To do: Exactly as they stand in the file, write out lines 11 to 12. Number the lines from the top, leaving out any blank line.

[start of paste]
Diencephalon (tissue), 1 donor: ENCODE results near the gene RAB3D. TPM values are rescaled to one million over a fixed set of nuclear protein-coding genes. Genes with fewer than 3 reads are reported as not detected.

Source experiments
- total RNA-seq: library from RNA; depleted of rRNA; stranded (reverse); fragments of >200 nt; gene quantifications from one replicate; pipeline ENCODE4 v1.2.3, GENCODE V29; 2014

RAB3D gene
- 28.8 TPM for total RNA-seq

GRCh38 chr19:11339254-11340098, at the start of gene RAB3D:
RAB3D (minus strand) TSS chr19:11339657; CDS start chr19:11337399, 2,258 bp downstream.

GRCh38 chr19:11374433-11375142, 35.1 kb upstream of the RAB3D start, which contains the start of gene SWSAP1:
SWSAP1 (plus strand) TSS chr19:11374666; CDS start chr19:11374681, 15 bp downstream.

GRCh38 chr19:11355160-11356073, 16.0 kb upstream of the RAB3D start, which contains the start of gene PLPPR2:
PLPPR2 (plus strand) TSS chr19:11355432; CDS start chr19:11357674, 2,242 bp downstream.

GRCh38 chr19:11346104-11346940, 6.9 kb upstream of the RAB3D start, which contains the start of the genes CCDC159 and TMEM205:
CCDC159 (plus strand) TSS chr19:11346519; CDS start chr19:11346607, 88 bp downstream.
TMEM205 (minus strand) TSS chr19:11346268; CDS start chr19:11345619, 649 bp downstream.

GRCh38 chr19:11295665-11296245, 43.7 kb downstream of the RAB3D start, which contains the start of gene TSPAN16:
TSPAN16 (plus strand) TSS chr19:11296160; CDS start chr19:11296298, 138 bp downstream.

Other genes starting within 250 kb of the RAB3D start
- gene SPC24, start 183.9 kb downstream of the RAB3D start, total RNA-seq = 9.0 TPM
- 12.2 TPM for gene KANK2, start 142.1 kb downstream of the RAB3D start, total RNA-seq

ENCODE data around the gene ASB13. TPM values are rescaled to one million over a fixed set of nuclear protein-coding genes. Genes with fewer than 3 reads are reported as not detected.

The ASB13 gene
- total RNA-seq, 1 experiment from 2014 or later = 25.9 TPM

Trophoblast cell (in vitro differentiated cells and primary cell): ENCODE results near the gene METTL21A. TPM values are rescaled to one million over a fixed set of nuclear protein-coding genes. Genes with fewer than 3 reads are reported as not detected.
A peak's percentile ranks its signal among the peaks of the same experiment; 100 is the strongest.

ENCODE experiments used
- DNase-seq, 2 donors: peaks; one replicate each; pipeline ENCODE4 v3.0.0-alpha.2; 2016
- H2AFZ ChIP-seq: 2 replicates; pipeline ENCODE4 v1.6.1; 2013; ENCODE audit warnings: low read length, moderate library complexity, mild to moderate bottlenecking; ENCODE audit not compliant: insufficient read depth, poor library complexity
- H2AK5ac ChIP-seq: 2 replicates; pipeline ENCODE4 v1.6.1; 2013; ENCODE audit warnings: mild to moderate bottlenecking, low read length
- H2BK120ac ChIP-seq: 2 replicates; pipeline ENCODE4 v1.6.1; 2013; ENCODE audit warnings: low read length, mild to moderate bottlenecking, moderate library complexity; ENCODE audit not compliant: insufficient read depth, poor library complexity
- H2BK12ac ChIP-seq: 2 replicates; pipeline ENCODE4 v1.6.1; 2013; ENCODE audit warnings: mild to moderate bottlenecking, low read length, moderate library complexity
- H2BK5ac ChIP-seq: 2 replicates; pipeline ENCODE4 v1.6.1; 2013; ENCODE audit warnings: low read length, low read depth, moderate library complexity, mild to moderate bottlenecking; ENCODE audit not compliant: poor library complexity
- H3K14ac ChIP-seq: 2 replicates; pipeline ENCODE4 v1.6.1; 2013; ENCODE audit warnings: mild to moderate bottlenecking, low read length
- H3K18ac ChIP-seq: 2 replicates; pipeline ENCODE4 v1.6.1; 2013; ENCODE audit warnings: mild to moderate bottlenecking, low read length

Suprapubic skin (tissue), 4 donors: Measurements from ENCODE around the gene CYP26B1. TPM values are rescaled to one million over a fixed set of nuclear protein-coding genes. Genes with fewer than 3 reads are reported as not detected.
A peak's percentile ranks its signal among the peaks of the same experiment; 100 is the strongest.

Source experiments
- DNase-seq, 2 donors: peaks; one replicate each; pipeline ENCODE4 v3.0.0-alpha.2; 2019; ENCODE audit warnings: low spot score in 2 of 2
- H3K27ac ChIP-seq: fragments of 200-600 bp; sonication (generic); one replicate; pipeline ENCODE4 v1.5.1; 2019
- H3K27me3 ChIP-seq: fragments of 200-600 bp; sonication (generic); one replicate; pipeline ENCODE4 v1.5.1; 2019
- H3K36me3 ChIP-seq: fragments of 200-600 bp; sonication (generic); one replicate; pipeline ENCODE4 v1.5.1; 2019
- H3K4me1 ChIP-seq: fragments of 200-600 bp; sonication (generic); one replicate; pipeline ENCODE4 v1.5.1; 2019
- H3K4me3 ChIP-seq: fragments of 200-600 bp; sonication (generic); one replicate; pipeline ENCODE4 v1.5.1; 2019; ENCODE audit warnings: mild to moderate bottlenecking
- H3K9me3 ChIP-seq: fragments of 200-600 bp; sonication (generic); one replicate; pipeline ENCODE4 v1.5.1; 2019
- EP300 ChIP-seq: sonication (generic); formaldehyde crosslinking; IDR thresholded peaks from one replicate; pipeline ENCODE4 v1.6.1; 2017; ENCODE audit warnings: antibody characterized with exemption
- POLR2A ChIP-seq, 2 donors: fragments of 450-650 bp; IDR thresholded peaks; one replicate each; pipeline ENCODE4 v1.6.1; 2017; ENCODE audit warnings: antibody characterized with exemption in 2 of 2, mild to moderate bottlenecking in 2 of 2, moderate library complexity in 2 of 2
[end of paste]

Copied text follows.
PLPPR2 (plus strand) TSS chr19:11355432; CDS start chr19:11357674, 2,242 bp downstream.

GRCh38 chr19:11346104-11346940, 6.9 kb upstream of the RAB3D start, which contains the start of the genes CCDC159 and TMEM205: